In the appropriate clinical context, an increase in U-wave amplitude in the precordial leads may raise suspicion of posterior ischemia (due to an RCA or LCX lesion).  This could be considered the mirror image of a negative U-wave.

Here is a very nice full text article on the U-wave:

1. Yamaguchi H, Ishimura T, Nishiyama S, et al. Hypertrophic nonobstructive cardiomyopathy with giant negative T waves (apical hypertrophy): ventriculographic and echocardiographic features in 30 patients. Am J Cardiol 1979; 44:401-12.
2. Miwa K, Murakami T, Kambara H, Kawai C. U wave inversion during attacks of variant angina. Br Heart J 1983; 50:378-82.
3. Gerson MC, Phillips JF, Morris SN, McHenry PL. Exercise-induced U-wave inversion as a marker of stenosis of the left anterior descending coronary artery. Circulation 1979; 60:1014-20.
4. Gerson MC, McHenry PL. Resting U wave inversion as a marker of stenosis of the left anterior descending coronary artery. Am J Med 1980; 69:545-50.
5. Kishida H, Cole JS, Surawicz B. Negative U wave: a highly specific but poorly understood sign of heart disease. Am J Cardiol 1982; 49:2030-6.
6.Miwa K, Miyagi Y, Fujita M, Fujiki A, Sasayama S. Transient terminal U wave inversion as a more specific marker for myocardial ischemia. Am Heart J 1993; 125:981-6.
7. Tamura A, Nagase K, Mikuriya Y, Nasu M. Relation between negative U waves in precordial leads on the admission electrocardiogram and time course of left ventricular wall motion in anterior wall acute myocardial infarction. Am J Cardiol 1999; 84:332-4, A8.
8. Miyakoda H, Endo A, Kato M, et al. Exercise-induced U-wave changes in patients with coronary artery disease--correlation with tomographic thallium-201 myocardial imaging. Jpn Circ J 1996; 60:641-51.
9. Chikamori T, Takata J, Seo H, et al. Diagnostic significance of an exercise-induced prominent U wave in acute myocardial infarction. Am J Cardiol 1996; 78:1277-81.
10. Girish MP, Gupta MD, Mukhopadhyay S, Yusuf J, Sunil Roy TN, Trehan V. U wave: an important noninvasive electrocardiographic diagnostic marker. Indian Pacing Electrophysiol J. 2005 Jan 1;5(1):63-5. PMID: 16943944
11.  Sovari AA, Farokhi F, Kocheril AG. Inverted U wave, a specific electrocardiographic sign of cardiac ischemia. Am J Emerg Med. 2007 Feb;25(2):235-7.
12.  Pérez Riera AR, Ferreira C, Filho CF, Ferreira M, Meneghini A, Uchida AH, Schapachnik E, Dubner S, Zhang L. The enigmatic sixth wave of the electrocardiogram: the U wave. Cardiol J. 2008;15(5):408-21. Review. PMID: 18810715
13. Borbás J, Hategan L, Környei L, Katona M, Csányi B, Tringer Annamária, Forster T, Sepp R. Qualitative and quantitative assessement of ECG characteristics in patients with Andersen-Tawil syndrome. Scientific Congress of Hungarian Society of Cardiology - Cardiologia Hungarica, 2016.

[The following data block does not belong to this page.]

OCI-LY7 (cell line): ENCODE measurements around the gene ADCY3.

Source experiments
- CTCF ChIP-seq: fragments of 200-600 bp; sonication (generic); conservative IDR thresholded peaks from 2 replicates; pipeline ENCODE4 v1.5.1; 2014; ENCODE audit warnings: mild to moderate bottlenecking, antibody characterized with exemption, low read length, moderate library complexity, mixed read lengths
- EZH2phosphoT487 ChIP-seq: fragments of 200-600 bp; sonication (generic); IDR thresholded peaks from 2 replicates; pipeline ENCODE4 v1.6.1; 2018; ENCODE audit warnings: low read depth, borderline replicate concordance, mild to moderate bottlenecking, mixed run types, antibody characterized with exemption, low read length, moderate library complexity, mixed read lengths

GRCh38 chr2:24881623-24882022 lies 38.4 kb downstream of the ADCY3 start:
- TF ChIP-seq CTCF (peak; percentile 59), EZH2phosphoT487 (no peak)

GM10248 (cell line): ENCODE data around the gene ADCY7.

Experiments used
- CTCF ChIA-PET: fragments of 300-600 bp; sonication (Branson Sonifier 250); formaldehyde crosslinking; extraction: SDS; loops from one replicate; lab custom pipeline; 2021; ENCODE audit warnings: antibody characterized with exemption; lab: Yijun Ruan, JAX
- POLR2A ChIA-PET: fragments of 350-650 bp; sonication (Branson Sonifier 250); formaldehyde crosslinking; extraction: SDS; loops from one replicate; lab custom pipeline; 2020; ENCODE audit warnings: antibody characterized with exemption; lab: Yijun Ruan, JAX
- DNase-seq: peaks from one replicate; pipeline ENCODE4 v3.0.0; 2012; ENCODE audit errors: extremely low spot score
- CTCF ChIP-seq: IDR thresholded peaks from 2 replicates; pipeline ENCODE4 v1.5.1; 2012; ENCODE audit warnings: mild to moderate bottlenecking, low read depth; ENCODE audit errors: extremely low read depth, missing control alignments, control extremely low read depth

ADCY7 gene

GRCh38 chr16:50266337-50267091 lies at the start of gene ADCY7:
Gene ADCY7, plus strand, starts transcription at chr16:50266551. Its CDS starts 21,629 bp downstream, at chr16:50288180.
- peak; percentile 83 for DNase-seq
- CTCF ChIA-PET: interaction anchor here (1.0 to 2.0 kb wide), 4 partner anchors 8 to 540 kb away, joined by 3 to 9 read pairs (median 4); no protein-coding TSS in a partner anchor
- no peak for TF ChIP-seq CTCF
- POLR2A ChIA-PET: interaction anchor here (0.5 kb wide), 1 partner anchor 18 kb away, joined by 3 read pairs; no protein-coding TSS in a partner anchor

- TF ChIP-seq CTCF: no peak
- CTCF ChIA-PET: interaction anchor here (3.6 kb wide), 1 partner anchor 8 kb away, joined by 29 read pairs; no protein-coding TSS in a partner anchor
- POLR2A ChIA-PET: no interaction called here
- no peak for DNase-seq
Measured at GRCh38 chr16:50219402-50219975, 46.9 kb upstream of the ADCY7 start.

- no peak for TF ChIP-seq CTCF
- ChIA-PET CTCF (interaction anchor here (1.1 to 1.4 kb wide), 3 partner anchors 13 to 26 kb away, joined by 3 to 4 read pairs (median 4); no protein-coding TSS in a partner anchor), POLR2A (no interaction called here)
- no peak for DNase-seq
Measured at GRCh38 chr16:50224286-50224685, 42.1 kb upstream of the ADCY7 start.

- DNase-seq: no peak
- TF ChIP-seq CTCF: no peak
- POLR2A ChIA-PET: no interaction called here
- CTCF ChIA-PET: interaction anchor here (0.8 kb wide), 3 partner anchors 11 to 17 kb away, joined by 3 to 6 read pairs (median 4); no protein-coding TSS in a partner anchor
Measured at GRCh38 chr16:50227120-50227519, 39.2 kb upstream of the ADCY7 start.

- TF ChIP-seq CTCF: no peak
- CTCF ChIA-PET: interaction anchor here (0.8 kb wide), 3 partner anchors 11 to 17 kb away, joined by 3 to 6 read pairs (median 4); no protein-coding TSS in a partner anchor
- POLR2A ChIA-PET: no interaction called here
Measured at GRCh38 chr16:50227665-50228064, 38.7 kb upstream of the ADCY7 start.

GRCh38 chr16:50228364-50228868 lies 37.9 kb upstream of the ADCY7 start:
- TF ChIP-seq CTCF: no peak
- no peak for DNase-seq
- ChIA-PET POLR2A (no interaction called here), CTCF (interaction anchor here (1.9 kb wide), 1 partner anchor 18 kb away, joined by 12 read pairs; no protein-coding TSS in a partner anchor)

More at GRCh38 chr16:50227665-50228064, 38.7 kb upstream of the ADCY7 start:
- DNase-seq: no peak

1. i've got enough trouble with the original five waves, Steve, without throwing in the enigmatic sixth.
    that first ekg by Lazlo Farkas could easily have gotten by me (before tonight). although, aVL did look unhealthy with the inverted T, and very slight hint of ST elevation (?). and even V2 looks "ill" with a low amp QRS, slightly biphasic T, and ? poor R wave progression from V1 to V2 to V3, (or is that my imagination).
    what's very frightening is Lazlo's next . i guess there was less need for discussion with the cath team then.
    thank you, again

  2. Excellent points by Dr. Smith in this Blog post about recognition and clinical significance of U wave inversion. In my experience, U wave inversion is uncommon (if not rare) — though part of that might reflect how easy it is to overlook this finding! Dr. Smith highlights 2 superb cases of U wave inversion in this post! That said — I believe even without the marked U wave abnormalities seen here — that BOTH cases should be picked up by the presence of other findings. ECG #1 (the case by Laszlo Farkas) — Not only is the T wave abnormally inverted in lead aVL — but there is also a large Q in aVL, and a clearly abnormal coved ST segment in this lead. Some isolated T inversion may at times be normal in aVL — but usually this is when the QRS is predominantly negative in this lead, and in view of the tiny R wave amplitude seen here in aVL — the depth and width of the T inversion seen here is clearly abnormal. Confirmation in a patient with chest discomfort that these findings in aVL are acute is forthcoming from EACH of the 3 inferior leads, all of which show an inappropriately flat ST segment with abrupt angulation rising to a prominent (fatter-than-it-should-be) T wave — which in effect is the mirror-image ( = reciprocal change) of the ST-T wave that we see in lead aVL. This picture in a patient with chest pain to me suggests OMI-in-progress until proven otherwise. As for ECG #2 (Dr. Smith’s wonderful case from 10 years ago) — there is subtle-but-real ST flattening with slight depression in no less than 7 leads with subtle-but-real ST elevation in lead aVR. Assuming serum electrolytes are normal — this ECG picture in an older adult should suggest significant coronary disease until proven otherwise. THANKS again to Dr. Smith for publishing 2 superb examples of clinically important U wave inversion!

  3. Thank you dr.smith for the wonderful cases and the great insight of the importance of U waves in ischemia.
    Thanks to dr.grauer for further expert reading of these cases.